Juniata College Campus Ministry Affiliate
This year marks the 200th anniversary of the birth in Shiraz, Persia of Siyyid Ali Muhammad, a descendent of the prophet Muhammad who became known as The Báb, which means “The Gate”. The Báb served as a pivotal figure in religious history, signifying the end of the Age of Prophecy and the beginning of the Age of Fulfillment, in which humanity would receive guidance on peace and unity from “He Whom God Shall Make Manifest.”
The Báb’s father died when the Báb was a child, and he was raised by his uncle. Although the Báb worked as a merchant in his uncle’s business, his interests were in spiritual matters, and he spent most of his life in reflection and prayer.
At the time of the Báb there was a worldwide expectation from adherents of several religions that their promised messiah would soon appear. For example, American Baptist preacher William Miller interpreted biblical prophecy to mean that Christ’s second coming would occur in 1844.
Messianic expectations ran high in Islam as well. There was a sect of Islam that prophesized that the time was imminent for the appearance of two divine messengers, one who would pave the way for the second.
Several devotees of these teachers set out in earnest to look for the first of these two messengers, with explicit instructions and descriptions based on the interpretation of sacred texts. One of these seekers was Mullá Husayn, who was drawn to the city of Shiraz, Persia on May 22, 1844 where he met a young man who invited him to rest and have some tea.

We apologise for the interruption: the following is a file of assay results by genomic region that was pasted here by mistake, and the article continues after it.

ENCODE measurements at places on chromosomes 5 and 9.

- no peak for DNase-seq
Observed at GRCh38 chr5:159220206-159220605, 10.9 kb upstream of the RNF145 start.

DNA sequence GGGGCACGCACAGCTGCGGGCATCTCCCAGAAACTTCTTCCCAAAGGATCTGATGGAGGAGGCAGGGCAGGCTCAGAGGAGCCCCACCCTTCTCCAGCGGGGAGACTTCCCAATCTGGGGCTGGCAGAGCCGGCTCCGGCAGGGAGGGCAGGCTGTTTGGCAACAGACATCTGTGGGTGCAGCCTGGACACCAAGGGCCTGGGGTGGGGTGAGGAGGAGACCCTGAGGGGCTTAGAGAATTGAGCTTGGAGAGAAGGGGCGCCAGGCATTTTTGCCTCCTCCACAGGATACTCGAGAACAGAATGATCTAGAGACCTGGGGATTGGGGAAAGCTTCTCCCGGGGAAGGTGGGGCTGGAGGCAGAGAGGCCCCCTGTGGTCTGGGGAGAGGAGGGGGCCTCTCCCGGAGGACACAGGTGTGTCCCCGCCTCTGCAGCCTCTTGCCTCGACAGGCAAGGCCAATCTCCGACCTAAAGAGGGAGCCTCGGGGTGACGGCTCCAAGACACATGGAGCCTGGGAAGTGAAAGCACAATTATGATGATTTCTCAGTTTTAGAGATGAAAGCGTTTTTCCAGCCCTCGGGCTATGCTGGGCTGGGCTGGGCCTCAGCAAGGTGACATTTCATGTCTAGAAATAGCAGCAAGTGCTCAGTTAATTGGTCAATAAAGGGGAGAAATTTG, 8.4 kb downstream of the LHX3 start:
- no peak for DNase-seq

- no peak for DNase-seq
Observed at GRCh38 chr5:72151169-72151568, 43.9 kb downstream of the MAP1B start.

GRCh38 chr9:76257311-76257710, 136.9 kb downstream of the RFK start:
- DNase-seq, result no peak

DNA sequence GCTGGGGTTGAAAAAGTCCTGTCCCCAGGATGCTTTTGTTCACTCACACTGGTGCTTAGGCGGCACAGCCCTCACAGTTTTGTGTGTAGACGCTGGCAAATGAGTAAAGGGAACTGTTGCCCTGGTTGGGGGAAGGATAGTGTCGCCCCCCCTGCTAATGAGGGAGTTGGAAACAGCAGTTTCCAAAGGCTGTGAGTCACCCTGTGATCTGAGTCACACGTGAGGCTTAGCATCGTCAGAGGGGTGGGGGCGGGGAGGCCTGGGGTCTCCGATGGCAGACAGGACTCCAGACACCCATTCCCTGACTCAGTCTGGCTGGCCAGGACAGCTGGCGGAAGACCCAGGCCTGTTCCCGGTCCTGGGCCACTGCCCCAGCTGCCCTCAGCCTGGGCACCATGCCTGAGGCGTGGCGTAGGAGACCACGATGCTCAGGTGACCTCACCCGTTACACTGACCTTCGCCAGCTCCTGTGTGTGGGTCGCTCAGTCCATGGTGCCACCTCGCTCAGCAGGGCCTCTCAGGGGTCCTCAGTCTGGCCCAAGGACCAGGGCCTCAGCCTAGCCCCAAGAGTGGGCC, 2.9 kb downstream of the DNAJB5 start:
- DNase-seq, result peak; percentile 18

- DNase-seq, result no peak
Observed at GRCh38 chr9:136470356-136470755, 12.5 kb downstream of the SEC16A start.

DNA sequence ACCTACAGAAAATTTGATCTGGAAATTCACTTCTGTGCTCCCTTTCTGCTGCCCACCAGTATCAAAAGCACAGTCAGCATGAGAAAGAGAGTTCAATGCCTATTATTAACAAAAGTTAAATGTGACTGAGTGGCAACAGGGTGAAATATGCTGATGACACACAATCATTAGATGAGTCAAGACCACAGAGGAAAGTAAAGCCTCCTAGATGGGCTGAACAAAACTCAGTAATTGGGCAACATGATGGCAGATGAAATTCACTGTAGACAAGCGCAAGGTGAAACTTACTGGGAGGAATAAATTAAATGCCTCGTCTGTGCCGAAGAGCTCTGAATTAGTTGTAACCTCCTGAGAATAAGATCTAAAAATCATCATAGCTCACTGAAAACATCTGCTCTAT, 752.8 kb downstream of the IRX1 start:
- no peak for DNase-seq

During the conversation Mullá Husayn was alerted to the possibility that this man might be the one whom he sought. The characteristics he was looking for included that the person would be a descendent of Muhammad, would be young in age, medium in height, extremely pious and devout, and would be capable of writing a commentary on the Surih of Joseph without being asked.
His suspicions were confirmed when, unasked, the Báb spontaneously began writing a commentary on the Surih of Joseph. With the revelation of his station to Mullá Husayn the Báb began a six year ministry in which he wrote a holy book, the Bayán, that contained sweeping religious reforms and praise for the imminent divine messenger he called “He Whom God Shall Make Manifest”, who would usher in the teachings for a peaceful world prophesized by all religions.
The Báb was martyred in 1850 and shortly thereafter thousands of his followers were killed or imprisoned. One of his followers, Mirzá Husayn-‘Ali, was cast into a dungeon for 4 months, during which time he had a vision that he was the one that the Báb had foretold.
He became known as Bahá’u’lláh, meaning “The Glory of God”, and over a period of 40 years in which he suffered continuous imprisonment and exile, wrote the most voluminous Writings in religious history that provided the spiritual and social teachings for world unity.
Bahá’u’ll’áh‘s teachings focus on three onenesses: the oneness of God, the oneness of humanity, and the oneness of religion. Followers of Bahá’u’ll’áh, known as Bahá’ís, believe that all the world’s religions are part of a gradually unfolding Progressive Revelation from the same God, who will continue to send messengers to instruct humanity.
Some of Bahá’u’ll’áh’s teachings for world unity include the elimination of all forms of prejudice, the equality of women and men, the elimination of the extremes of wealth and poverty, the central importance of truthfulness and trustworthiness, the harmony of science and religion, and a form of governance that is non-partisan and based on spiritual principles.
In these dark days of chaos and confusion, the teachings of Bahá’u’lláh, as heralded by the Báb, provide hope for people of all faiths as humanity makes its way into the future. For more information see www.bahai.org.